There’s no question about it – 2015 has been the year of influencers. Brands are increasingly turning to popular YouTubers, Instagrammers and industry experts to help promote ideas, services and products to their communities. The content these influencers create is so valuable, in part because when done right, it blends effortlessly with the editorial content being shared by the influencer. The problem is the content often integrates so well, that the FTC has laid out strict disclosure guidelines that brands and influencers must follow when engaging in a partnership.
Here are two you should be aware of before executing your digital strategy:
Any beneficial relationship between an endorser and a marketer must be disclosed: If there is a connection between an endorser and the marketer that consumers would not expect and it would affect how consumers evaluate the endorsement, that connection should be disclosed. This technically includes if an influencer is compensated to ‘like’ or ‘share’ a post. The concept of compensation is wide-ranging and can mean anything from money, to referral discount incentives to products. One way to indicate a post is sponsored is to include #sp (sponsored), #ad (advertising) or directly indicating the content was sponsored in the post or video copy.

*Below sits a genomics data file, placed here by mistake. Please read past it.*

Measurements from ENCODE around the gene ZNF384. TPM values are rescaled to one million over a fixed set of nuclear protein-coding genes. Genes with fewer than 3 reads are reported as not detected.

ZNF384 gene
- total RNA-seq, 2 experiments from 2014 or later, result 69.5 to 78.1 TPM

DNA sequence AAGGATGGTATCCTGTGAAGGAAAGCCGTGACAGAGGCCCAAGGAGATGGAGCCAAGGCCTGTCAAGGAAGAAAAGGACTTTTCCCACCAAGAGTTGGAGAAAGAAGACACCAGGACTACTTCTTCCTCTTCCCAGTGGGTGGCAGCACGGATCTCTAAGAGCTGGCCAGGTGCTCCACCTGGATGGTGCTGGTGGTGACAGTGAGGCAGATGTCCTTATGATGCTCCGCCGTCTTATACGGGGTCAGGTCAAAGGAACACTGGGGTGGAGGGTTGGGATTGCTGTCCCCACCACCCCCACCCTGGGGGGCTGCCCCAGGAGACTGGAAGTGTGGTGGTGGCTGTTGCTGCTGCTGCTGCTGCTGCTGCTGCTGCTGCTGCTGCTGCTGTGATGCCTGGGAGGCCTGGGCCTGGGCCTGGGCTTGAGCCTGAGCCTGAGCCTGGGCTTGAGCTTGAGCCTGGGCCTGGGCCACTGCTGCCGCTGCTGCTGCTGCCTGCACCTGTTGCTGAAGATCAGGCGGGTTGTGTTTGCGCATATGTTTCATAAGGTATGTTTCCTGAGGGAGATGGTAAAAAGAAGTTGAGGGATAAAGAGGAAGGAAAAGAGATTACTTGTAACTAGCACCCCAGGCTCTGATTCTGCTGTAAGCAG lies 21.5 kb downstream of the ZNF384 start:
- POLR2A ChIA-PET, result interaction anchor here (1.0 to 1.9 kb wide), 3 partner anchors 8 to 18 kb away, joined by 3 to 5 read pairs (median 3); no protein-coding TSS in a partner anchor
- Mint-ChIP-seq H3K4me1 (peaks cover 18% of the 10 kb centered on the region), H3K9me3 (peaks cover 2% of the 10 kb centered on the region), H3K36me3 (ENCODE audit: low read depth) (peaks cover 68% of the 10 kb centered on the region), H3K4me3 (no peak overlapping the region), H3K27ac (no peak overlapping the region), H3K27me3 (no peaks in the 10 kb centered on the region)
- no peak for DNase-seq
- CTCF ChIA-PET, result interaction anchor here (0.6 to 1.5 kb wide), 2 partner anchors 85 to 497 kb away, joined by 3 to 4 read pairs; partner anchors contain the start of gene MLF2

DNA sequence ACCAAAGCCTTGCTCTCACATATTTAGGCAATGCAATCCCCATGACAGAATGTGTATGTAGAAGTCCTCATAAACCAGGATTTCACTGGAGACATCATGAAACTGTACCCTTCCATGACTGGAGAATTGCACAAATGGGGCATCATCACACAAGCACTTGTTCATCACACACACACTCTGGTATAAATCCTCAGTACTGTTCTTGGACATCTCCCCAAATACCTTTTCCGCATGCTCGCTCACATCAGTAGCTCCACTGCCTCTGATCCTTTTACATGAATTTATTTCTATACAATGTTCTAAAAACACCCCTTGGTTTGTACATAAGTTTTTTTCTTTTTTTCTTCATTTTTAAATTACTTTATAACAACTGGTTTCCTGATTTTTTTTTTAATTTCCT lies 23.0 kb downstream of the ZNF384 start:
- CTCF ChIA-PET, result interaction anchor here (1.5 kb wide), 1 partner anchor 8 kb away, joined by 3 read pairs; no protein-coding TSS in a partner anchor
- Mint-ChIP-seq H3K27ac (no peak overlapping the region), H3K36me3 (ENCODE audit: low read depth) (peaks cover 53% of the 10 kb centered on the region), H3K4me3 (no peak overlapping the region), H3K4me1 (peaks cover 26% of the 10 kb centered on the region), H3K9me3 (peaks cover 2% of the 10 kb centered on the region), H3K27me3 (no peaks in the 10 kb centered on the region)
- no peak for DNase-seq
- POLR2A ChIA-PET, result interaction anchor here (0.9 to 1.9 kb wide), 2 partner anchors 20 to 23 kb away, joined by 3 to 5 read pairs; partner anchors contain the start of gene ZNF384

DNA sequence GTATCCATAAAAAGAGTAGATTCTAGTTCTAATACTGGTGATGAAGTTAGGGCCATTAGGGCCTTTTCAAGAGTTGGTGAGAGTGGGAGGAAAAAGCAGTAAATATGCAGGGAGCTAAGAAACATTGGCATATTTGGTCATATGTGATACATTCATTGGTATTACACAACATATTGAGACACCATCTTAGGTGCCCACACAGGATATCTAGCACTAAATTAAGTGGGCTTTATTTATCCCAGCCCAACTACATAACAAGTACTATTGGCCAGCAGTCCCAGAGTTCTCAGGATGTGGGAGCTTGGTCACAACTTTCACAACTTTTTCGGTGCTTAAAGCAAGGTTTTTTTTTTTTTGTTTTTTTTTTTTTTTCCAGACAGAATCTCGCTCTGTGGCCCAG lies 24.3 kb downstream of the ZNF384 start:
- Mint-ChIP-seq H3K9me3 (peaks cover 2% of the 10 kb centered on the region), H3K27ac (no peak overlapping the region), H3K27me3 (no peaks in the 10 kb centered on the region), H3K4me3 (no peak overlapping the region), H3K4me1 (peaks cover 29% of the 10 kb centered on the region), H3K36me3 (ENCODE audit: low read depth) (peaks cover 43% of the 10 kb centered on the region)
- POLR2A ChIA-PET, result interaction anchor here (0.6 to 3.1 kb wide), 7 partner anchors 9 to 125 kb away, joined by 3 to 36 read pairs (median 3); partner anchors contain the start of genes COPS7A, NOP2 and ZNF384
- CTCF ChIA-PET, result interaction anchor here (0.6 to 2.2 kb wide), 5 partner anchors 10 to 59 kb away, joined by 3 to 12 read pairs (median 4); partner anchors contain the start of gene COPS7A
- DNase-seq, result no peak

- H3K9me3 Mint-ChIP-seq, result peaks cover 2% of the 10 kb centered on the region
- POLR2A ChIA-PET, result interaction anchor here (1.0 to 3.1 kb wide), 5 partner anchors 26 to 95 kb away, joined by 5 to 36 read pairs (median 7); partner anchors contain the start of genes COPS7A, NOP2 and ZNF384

Your ad content must reflect the average experience, not the exception: If the advertiser doesn’t have proof that experience of the endorser represents what the average consumer will experience using the product as described in the ad, then they can’t portray that experience.
When turning to influencers to promote your content, be sure to disclose the sponsorship and that the experience is correctly portrayed. This will ensure you are adhering to the guidelines and are set up for a smooth (and legal) campaign.